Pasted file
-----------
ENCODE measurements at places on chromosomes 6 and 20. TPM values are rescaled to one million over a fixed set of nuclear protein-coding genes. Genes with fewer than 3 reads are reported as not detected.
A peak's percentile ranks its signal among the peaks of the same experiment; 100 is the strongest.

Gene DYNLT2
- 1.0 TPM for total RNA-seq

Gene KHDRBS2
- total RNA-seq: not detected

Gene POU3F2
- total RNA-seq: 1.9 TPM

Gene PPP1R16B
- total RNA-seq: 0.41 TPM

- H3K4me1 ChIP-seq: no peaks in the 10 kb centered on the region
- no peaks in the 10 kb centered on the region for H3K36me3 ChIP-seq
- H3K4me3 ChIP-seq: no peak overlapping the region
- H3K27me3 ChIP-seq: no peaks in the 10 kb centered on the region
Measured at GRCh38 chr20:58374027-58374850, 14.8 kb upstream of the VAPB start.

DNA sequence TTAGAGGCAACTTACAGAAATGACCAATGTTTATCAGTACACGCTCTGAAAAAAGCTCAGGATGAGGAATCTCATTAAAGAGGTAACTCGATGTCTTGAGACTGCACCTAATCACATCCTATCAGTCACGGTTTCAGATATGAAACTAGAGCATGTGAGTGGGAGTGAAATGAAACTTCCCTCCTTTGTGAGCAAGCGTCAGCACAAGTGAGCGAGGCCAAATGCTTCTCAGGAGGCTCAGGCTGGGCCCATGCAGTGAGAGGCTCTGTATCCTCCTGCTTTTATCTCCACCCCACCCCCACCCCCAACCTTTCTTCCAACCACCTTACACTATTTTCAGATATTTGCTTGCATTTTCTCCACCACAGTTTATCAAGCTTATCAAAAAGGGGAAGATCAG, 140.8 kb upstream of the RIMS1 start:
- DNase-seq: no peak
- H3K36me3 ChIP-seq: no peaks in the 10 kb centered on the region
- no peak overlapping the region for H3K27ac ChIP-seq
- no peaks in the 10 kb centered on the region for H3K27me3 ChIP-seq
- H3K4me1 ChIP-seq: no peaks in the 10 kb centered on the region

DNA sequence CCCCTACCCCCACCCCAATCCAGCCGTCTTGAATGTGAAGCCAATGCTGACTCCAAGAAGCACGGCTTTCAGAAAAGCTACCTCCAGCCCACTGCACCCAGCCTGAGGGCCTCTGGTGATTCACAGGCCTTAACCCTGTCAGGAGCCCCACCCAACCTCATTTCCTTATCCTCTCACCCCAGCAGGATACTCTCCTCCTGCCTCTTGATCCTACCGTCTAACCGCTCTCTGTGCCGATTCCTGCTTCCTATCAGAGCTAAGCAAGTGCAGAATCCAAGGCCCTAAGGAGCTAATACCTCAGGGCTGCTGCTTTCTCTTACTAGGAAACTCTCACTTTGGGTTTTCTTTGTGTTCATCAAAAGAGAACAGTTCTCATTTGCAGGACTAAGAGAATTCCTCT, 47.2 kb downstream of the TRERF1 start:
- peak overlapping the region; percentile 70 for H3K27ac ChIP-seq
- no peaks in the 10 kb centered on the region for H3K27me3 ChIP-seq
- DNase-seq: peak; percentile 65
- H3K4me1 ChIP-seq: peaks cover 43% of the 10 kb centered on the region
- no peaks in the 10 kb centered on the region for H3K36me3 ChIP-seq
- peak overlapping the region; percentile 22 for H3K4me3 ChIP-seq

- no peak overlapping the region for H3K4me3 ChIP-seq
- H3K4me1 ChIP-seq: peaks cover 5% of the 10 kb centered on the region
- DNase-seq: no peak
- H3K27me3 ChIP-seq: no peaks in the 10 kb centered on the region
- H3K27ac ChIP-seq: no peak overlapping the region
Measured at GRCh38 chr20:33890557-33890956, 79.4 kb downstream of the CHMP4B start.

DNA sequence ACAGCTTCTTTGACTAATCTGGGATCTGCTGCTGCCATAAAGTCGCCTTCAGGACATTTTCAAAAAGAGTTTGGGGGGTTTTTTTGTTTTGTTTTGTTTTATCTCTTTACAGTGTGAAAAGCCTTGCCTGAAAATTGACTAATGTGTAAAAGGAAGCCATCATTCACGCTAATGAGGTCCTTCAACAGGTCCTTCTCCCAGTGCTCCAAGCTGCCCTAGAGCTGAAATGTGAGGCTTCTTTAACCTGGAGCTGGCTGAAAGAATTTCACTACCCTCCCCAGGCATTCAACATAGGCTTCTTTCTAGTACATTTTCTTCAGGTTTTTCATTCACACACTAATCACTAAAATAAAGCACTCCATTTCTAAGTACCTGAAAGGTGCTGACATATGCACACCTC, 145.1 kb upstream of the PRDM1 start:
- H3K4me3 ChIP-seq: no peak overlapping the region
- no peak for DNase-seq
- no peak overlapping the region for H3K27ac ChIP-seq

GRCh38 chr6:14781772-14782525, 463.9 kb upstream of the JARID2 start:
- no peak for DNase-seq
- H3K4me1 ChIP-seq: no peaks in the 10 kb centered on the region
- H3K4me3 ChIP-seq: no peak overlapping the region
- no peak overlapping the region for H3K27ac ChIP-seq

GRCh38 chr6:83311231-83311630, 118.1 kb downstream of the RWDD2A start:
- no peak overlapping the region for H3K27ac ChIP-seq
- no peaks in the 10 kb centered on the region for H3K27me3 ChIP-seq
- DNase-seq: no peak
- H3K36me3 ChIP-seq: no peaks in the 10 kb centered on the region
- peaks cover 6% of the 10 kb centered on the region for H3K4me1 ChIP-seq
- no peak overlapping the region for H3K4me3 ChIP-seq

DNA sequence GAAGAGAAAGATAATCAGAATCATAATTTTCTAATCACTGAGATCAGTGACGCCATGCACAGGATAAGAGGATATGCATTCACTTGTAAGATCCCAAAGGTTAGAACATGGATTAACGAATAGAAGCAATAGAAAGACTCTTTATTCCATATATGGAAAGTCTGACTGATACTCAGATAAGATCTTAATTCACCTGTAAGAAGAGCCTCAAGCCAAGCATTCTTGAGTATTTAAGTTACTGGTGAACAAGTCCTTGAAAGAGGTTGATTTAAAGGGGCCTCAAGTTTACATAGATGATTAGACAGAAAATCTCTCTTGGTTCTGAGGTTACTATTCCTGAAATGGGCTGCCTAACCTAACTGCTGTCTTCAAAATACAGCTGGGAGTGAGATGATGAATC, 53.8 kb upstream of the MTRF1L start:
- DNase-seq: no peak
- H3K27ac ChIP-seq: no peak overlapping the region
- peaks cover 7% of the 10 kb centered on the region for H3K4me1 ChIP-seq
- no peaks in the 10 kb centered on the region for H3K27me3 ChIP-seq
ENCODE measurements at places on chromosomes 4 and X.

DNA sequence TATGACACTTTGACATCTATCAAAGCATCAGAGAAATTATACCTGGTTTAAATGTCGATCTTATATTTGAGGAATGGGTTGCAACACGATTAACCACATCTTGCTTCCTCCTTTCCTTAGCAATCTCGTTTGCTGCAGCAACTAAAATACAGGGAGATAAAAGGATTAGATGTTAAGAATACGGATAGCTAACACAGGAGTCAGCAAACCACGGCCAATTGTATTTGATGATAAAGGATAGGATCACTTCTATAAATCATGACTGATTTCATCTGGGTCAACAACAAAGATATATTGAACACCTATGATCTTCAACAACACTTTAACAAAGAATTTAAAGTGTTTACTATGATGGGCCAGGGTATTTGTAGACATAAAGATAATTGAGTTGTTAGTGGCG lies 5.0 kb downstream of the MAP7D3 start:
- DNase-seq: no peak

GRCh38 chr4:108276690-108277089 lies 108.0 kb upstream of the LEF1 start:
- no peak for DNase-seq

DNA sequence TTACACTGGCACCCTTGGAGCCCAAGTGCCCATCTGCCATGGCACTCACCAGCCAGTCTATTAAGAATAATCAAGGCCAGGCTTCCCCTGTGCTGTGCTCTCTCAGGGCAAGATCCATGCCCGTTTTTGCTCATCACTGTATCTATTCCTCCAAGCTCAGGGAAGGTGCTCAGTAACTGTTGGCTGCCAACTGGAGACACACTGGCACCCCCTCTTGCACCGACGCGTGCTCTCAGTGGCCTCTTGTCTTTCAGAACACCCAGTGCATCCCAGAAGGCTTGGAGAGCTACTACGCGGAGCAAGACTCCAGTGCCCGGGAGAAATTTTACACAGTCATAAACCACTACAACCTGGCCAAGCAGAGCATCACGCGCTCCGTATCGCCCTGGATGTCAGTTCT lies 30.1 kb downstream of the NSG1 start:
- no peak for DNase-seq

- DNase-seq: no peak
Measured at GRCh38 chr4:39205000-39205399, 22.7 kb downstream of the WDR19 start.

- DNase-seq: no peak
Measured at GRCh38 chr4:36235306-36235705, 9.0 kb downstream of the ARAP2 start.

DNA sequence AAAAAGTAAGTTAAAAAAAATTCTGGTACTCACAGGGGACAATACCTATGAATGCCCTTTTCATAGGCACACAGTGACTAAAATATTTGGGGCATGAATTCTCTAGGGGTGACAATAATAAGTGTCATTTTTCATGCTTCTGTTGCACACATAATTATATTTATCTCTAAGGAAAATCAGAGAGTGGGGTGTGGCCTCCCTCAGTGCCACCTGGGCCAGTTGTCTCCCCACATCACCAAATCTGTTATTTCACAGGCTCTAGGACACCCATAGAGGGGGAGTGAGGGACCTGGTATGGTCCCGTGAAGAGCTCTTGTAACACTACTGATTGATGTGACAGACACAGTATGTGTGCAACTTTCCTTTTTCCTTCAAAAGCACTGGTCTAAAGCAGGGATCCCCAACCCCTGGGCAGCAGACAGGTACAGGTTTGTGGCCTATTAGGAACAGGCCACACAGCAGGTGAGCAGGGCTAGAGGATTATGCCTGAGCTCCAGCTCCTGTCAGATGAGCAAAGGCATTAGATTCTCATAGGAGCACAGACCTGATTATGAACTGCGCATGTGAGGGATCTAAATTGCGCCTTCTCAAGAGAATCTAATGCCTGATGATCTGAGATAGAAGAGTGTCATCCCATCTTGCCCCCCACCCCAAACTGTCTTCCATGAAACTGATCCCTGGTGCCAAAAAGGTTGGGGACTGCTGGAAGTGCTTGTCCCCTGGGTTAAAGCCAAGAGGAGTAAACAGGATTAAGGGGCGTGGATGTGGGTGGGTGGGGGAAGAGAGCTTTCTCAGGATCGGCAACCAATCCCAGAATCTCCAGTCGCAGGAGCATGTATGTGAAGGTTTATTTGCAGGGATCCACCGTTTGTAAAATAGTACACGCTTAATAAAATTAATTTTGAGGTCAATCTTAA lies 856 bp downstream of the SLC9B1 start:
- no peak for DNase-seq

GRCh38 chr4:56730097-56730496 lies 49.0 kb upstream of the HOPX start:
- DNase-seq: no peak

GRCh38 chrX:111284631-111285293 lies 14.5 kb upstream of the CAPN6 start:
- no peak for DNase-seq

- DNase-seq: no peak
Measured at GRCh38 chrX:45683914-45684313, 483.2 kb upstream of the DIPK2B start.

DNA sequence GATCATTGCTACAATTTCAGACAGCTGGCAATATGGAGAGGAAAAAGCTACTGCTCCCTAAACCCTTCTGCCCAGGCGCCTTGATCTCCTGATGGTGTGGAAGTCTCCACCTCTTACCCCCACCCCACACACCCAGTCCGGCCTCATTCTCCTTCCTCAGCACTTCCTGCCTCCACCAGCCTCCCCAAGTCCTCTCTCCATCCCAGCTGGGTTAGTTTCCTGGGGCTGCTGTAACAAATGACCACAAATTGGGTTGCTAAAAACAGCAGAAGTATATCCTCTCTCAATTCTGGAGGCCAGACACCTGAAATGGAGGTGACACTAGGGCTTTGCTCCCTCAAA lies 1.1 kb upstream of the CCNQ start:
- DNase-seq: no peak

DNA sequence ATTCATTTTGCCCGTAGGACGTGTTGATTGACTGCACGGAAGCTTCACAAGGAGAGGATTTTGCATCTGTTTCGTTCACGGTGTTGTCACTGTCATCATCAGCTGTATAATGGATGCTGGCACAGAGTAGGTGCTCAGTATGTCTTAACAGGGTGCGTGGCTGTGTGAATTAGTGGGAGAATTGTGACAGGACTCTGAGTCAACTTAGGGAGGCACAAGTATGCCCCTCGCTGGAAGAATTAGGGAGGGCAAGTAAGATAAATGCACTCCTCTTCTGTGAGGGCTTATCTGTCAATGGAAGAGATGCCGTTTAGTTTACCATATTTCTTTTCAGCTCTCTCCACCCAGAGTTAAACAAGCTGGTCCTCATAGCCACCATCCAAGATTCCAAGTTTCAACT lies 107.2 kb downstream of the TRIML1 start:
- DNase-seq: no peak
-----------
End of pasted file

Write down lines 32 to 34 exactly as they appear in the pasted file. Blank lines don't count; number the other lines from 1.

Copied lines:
- H3K27me3 ChIP-seq: no peaks in the 10 kb centered on the region
- H3K27ac ChIP-seq: no peak overlapping the region
Measured at GRCh38 chr20:33890557-33890956, 79.4 kb downstream of the CHMP4B start.